Tory MPs have urged the Church of England to “get on with” plans to drive up the percentage of ethnic minorities among its clergy members.
During questions to the church’s representative in the Commons, Caroline Spelman, on Thursday, three politicians from the Conservative Party appeared to approve of and encourage Church of England efforts to build a clergy which matches national demographics, with regards to ethnicity and sex.
“The Church of England is well on its way to reaching its target in 2020 when we hope to see 50 per cent of women in the priesthood,” Spelman responded, to a question about church efforts to increase the number of clergy vocations.
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Tory MP for Brecon and Radnorshire Chris Davies described the church’s progress towards meeting its gender parity target as “welcome news”, but he asked what steps the church is taking “to ensure the diversity of those being considered for ordination better reflects the country as a whole?”
“We should not overlook the need to draw more people from different ethnic backgrounds and the church has strategies looking to increase the number of black and ethnic minority ordinates, the numbers are currently only 3.3 per cent of clergy,” Spelman replied.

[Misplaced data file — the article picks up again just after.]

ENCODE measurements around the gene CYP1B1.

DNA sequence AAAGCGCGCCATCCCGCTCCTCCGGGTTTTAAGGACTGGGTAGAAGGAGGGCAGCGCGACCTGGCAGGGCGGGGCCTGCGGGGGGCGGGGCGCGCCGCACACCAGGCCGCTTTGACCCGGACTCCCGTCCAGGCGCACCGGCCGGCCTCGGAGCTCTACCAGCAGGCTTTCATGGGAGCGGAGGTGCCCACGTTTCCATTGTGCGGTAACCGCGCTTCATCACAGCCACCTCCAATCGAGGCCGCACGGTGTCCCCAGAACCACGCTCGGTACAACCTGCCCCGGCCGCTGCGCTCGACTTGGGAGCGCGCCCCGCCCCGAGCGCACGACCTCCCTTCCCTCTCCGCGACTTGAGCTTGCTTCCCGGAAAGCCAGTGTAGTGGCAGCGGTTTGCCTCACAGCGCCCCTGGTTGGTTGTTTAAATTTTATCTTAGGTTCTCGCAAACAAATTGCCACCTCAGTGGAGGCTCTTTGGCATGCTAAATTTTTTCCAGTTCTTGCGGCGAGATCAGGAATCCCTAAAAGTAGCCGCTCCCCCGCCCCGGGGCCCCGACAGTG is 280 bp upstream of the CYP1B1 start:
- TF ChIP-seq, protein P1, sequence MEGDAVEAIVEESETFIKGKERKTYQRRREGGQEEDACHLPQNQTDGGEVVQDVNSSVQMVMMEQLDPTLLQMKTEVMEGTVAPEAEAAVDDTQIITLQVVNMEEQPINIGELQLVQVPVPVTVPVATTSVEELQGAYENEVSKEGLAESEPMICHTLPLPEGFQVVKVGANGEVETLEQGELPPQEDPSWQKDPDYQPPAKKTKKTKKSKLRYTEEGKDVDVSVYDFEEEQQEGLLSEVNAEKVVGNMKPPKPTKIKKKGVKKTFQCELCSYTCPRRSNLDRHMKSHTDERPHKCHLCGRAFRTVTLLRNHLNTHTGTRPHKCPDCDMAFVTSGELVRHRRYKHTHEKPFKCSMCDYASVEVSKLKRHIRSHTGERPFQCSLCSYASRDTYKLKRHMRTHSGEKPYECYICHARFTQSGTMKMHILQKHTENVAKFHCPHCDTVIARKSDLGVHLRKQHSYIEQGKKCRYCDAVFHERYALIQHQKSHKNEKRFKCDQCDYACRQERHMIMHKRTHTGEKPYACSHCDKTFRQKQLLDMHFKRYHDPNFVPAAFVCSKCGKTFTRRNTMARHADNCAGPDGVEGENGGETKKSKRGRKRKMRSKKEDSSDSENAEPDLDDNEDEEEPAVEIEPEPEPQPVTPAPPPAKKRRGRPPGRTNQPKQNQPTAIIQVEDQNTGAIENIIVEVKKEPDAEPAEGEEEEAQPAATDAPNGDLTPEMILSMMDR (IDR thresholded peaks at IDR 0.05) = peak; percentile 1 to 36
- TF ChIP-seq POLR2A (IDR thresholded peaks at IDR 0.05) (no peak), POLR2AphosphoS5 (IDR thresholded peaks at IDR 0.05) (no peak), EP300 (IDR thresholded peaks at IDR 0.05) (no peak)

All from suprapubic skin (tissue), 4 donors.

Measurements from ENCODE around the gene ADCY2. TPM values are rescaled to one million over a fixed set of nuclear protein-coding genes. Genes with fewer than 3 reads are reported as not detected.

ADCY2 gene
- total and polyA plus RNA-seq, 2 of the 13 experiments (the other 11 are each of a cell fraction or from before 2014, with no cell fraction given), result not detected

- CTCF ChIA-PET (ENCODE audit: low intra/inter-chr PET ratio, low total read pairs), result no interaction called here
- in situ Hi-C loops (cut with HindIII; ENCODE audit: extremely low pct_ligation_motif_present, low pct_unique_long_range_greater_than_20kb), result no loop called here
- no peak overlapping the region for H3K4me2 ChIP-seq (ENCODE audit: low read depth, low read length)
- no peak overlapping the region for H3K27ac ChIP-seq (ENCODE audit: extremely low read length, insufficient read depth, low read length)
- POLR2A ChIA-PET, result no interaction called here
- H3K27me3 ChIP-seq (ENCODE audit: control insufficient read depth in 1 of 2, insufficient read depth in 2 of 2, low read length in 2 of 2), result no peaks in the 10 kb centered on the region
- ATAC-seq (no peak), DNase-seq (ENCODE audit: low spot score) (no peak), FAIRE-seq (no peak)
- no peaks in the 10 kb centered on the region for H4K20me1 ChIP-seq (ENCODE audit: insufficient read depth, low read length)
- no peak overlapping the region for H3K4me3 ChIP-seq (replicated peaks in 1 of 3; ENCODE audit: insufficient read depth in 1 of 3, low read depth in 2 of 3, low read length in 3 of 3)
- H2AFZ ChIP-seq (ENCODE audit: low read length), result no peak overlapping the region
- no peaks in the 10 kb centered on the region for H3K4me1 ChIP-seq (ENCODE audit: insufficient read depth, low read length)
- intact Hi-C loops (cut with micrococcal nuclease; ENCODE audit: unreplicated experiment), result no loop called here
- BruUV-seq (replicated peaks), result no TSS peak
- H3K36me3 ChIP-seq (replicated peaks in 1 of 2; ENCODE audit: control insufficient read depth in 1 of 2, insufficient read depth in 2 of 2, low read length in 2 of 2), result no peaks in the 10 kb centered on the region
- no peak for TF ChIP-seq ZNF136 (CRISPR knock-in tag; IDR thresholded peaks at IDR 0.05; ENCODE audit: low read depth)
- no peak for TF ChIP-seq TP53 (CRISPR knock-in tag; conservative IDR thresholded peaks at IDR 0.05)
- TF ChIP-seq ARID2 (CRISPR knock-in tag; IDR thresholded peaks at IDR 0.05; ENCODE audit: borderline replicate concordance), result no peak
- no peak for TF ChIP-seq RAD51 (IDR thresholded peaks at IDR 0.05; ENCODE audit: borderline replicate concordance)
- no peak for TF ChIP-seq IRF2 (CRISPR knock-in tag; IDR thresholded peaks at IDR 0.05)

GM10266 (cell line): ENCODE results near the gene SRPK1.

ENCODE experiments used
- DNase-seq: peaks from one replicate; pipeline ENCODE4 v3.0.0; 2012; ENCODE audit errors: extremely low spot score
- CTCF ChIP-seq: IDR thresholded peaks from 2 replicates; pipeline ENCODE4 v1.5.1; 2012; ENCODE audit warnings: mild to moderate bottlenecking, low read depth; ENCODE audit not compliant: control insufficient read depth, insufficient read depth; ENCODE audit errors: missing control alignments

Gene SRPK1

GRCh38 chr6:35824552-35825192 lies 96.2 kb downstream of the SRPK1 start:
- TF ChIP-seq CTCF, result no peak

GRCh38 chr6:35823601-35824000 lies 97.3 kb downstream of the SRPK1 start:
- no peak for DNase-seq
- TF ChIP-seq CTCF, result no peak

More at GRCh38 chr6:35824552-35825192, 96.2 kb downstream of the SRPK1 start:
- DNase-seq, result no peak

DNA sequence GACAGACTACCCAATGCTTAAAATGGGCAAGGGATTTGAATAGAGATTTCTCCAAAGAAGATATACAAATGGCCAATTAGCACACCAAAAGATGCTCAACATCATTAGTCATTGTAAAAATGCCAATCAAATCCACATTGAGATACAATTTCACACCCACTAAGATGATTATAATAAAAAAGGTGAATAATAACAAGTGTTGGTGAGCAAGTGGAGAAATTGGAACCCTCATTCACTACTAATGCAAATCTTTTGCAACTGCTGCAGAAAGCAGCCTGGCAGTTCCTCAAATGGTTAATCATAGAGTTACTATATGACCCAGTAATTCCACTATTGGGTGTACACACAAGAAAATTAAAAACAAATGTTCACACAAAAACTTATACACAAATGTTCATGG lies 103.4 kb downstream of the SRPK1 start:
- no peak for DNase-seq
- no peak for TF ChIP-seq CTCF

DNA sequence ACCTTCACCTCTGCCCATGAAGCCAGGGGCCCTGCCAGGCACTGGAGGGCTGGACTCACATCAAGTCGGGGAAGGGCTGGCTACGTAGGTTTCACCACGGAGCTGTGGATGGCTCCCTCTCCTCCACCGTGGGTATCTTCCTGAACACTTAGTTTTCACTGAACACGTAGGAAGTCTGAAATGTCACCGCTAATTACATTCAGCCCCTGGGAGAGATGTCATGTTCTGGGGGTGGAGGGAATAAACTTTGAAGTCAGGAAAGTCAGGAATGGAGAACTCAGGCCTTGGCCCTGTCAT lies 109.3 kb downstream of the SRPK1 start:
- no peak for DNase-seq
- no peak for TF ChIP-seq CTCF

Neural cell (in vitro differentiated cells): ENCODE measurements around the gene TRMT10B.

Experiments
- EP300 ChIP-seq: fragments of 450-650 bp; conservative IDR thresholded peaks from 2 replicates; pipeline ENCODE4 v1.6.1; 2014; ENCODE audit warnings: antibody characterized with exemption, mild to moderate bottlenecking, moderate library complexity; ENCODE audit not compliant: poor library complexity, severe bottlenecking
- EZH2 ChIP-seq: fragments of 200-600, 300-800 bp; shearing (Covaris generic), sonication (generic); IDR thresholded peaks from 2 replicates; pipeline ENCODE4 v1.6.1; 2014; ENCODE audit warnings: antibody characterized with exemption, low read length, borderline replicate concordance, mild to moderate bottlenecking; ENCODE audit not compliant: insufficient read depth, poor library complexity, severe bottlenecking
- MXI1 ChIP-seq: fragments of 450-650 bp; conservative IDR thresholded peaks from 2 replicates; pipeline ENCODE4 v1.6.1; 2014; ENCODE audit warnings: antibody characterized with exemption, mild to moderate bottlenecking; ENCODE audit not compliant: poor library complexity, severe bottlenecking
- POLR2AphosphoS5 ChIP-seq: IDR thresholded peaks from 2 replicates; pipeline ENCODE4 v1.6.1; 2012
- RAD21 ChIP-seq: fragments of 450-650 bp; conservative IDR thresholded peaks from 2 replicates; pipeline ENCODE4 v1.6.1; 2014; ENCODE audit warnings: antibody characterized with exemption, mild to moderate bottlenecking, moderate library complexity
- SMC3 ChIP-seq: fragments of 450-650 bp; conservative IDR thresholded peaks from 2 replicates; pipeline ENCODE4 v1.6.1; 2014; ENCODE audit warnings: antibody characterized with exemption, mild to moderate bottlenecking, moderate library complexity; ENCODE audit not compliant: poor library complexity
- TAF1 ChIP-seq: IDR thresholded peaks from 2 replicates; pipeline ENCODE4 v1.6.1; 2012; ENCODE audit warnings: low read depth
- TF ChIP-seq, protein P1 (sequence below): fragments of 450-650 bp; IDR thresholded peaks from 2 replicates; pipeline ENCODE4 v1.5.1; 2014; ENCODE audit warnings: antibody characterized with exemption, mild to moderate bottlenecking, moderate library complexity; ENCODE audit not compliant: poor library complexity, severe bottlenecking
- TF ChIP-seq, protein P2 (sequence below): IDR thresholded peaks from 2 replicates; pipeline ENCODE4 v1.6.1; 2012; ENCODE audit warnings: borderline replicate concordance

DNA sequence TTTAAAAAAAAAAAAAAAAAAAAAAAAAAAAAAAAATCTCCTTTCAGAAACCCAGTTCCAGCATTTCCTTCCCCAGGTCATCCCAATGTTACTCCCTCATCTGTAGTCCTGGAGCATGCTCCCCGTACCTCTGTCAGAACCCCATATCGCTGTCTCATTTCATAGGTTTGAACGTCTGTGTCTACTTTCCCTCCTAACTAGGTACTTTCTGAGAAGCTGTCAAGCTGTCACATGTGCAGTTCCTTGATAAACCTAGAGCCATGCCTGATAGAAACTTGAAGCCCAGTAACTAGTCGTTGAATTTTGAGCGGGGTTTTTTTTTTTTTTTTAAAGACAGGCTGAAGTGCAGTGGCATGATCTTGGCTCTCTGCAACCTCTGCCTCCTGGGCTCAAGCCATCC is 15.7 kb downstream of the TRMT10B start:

Commons Speaker John Bercow interjected to say he was “glad to hear there are such plans”, adding “they ought to get on with it”. While Parliamentary rules state that the Speaker is required to “remain politically impartial”, the Tory MP has controversially voiced his liberal opinions on a number of issues including U.S. President Donald Trump, and mass immigration.
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Kevin Foster, Conservative MP for Torbay, injected a more cautious note into the discussion on the agenda to “diversify” the Church’s clergy, asserting that “a vocation for the priesthood is fundamentally based on a call from God, and that that call never went only to white men of a certain age.
“Does [Spelman] agree that this work is about making people feel able to take up that call and not about setting a target to increase the number of calls that God makes?” he asked.
Spelman replied in the affirmative, adding that the Church of England “strives to make training programmes more accessible to women and to people from diverse backgrounds”.
Despite having introduced a scheme to fast-track non-white clergy into senior roles in 2015, and the following year appointing a national minority ethnic officer to drive up the number of candidates for ordination, the Church of England still attracts criticism over the preponderance of white men at its highest levels.